A Tiny House Village For The Homeless Arises In Southern Oregon
Progress has been made in recent years in decreasing homelessness, especially among veterans. But the spiraling cost of housing still leaves many people with few affordable options.
Now, inspired by the success of similar projects in the Pacific Northwest, a group in Medford is building a tiny-house village that offers hope of breaking the cycle of poverty and homelessness.
It’s damp and chilly but almost sunny as about a hundred people gather to watch the first ceremonial shovels-full of dirt get turned over on a narrow sliver of grass west of downtown Medford. As the dignitaries finish their speeches, trucks and heavy equipment gear up to prepare the site for 14 bare-bones housing units. The project will be called Hope Village.
Amidst the bustle, Heather Everett beams the smile of someone who’s pulled off a plan despite heavy odds.
“It’s amazing to finally get to this point, after three years of research and development, to finally get to have a piece of property and to have approval from the city is a milestone,” she says.
Everett is Administrative Director at Rogue Retreat, a non-profit that provides housing and life-skills support for homeless people in the Rogue Valley. She and a group of volunteers have modeled Hope Village on similar projects in the region, including Quixote Village in Olympia and Opportunity Village in Eugene.
Those projects and others use tiny houses with shared sanitary and kitchen facilities as transitional housing for homeless folks, many of whom have been illegally camping in parks and other public spaces.
Michael LaConte is part of the organizing group. He’s also going to be one of the first homeless people to take up residence in Hope Village. I ask La Conte what difference that’s going to make in his life.
“The main difference it’s going to make right now, is a safe place for me to lock up my things,” LaConte says. “I don’t have to worry about anybody coming into my camp and raiding it, I don’t have to worry about the police coming in and telling me I can’t be there.”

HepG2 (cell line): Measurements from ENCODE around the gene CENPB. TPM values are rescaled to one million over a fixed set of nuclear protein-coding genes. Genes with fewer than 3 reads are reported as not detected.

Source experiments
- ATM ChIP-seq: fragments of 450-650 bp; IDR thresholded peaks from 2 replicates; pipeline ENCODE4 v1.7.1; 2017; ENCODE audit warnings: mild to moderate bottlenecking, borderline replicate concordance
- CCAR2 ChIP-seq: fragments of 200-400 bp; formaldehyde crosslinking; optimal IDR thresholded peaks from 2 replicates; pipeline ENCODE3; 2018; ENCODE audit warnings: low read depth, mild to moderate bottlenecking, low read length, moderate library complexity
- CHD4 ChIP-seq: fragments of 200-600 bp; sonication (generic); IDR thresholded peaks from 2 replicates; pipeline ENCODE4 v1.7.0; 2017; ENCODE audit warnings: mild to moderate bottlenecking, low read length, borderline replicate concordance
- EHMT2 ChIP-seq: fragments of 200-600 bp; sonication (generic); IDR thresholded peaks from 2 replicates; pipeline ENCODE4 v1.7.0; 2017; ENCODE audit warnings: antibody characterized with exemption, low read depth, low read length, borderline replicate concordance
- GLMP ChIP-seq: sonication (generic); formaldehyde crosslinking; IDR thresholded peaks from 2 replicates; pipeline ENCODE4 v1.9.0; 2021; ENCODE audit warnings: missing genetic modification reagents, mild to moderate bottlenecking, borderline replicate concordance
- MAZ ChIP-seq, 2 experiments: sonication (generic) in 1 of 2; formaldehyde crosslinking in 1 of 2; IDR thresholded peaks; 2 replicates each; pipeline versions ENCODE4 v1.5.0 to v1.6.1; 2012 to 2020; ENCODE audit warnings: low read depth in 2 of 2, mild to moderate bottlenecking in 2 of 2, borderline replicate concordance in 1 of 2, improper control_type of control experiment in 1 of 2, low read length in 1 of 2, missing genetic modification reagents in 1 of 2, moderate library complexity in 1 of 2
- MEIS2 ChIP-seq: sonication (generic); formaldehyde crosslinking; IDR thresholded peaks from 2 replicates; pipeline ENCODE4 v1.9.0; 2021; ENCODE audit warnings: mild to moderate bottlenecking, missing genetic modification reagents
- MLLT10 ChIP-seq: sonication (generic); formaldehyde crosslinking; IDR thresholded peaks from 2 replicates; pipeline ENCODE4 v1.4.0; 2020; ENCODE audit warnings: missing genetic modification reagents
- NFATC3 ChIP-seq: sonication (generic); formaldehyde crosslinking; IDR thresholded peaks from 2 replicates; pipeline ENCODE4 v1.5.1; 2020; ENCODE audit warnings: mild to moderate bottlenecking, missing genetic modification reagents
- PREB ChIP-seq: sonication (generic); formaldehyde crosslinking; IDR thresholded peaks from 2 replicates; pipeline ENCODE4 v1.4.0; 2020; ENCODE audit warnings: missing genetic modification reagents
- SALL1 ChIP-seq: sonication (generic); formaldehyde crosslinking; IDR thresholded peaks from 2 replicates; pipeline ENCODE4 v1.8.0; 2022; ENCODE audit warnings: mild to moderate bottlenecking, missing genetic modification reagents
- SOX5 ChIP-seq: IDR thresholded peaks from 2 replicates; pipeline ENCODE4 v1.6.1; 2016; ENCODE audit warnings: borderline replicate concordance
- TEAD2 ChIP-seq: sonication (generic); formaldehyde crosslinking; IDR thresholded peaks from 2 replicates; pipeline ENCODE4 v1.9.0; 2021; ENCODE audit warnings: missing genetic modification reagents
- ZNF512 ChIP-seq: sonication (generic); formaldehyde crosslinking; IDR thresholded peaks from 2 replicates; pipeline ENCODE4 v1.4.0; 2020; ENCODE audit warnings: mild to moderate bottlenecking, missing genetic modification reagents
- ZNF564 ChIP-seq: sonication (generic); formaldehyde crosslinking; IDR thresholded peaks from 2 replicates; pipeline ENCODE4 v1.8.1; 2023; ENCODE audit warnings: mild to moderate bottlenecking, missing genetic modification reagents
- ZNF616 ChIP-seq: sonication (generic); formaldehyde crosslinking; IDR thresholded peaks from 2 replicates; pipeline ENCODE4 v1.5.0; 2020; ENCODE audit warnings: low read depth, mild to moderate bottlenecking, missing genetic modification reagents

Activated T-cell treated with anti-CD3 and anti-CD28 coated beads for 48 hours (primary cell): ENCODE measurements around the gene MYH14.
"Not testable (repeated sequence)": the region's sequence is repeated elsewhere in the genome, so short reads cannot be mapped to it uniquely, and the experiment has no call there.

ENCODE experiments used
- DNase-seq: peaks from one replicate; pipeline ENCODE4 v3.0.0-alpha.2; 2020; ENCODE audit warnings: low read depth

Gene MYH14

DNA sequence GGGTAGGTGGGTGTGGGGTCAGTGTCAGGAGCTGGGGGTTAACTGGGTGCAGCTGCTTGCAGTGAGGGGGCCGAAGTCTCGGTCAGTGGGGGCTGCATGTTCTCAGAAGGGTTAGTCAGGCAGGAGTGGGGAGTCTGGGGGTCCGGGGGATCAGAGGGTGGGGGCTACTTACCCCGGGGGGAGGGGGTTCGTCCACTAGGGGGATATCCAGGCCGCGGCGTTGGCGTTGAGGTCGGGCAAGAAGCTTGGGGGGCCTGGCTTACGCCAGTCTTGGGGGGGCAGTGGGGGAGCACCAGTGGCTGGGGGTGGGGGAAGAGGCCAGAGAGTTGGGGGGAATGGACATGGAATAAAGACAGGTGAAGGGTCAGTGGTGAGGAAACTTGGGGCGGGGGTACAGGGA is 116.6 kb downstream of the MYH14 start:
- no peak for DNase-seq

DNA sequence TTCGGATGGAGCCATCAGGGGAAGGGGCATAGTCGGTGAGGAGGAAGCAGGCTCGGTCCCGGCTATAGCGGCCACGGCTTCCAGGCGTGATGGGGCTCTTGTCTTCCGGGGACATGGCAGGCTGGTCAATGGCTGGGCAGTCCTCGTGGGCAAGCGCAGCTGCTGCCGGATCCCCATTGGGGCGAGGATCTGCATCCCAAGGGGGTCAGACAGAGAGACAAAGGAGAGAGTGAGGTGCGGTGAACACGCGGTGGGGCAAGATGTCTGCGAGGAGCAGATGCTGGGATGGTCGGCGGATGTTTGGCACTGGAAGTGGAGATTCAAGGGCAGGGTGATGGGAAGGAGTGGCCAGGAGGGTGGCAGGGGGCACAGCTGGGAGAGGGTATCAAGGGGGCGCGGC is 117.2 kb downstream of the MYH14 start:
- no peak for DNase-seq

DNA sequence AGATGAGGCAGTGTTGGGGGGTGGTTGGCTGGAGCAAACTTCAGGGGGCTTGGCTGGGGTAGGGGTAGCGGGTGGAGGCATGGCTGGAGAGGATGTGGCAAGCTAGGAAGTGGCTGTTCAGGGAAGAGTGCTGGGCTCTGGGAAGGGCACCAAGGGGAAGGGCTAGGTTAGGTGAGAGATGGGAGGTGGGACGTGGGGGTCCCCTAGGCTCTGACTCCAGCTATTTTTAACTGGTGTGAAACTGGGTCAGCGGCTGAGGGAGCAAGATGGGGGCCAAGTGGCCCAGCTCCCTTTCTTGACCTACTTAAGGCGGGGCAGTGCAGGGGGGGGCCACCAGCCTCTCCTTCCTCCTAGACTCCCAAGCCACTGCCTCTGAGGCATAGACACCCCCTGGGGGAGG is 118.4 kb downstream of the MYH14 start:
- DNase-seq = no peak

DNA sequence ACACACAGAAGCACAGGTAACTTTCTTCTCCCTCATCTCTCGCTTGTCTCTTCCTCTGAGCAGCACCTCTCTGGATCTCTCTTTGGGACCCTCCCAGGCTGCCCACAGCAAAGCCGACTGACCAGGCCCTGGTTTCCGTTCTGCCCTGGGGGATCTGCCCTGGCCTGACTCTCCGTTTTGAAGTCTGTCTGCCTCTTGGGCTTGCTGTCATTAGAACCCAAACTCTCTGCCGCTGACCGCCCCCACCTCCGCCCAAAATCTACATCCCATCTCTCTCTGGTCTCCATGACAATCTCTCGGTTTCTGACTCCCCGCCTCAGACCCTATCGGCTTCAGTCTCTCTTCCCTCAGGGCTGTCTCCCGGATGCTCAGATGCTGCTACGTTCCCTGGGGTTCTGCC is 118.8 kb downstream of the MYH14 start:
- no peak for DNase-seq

LaConte stands surveying the site of his soon-to-be new home with his companion, Khaleesi, a small black lab. He says even though the tiny houses will be only 80 square feet, simply having a secure, private space will be huge.
“Yeah, definitely,” he smiles. “Having a key to my own place like that is a definite step up from what I have now.”
Urban planner Andrew Heben says people with homes often don’t appreciate how powerful the simple act of locking your own door can be.
“Oftentimes, people experiencing homelessness are forced to live their entire lives in the public realm, so I think that’s a pretty big thing,” he says.
Heben is author of the book “Tent City Urbanism.” He’s also a co-founder of Opportunity Village in Eugene. He says tiny-house villages – joined with a co-operative self-governance program – are a viable alternative to the traditional top-down shelter model of dealing with homelessness.
“It’s based on involving the people that live there in making decisions about the way that their community is operated and maintained.”
Residents in these projects are expected to take active part in sanitation, security and kitchen duties, as well as participating in cooperative decision-making. Given the opportunity and some support, Heben says, homeless people have proven they will rise to meet those responsibilities.
And, he adds, it’s relatively cheap.
“Our Opportunity Village project here in Eugene operates for five dollars per person per night,” he says.
Until funding is available for permanent housing for everyone who needs it, Heben says, intermediate solutions such as tiny-house villages will fill an otherwise unaddressed need.
Will Hope Village spark similar projects elsewhere in southern Oregon? Leigh Madsen hopes so. Madsen heads a non-profit homeless service agency in nearby Ashland.
“Every city around us has been taking actions on how to solve the homeless situation,” Madsen says. “The fact that it’s happening here in Medford now means that everybody in the Rogue Valley, including the City of Ashland, where I live and serve, has to take notice.”
The concept of tiny-house villages as an approach to homelessness is catching on beyond the Northwest. Currently there are villages in Los Angeles, Dallas, Nashville, Syracuse and a growing number of other communities around the country.
The combination of relatively low cost -- plus an organizing structure that supports the dignity and personal growth of the residents – is proving its appeal as communities continue to struggle with the complex issues surrounding homelessness.
Copyright 2016 Jefferson Public Radio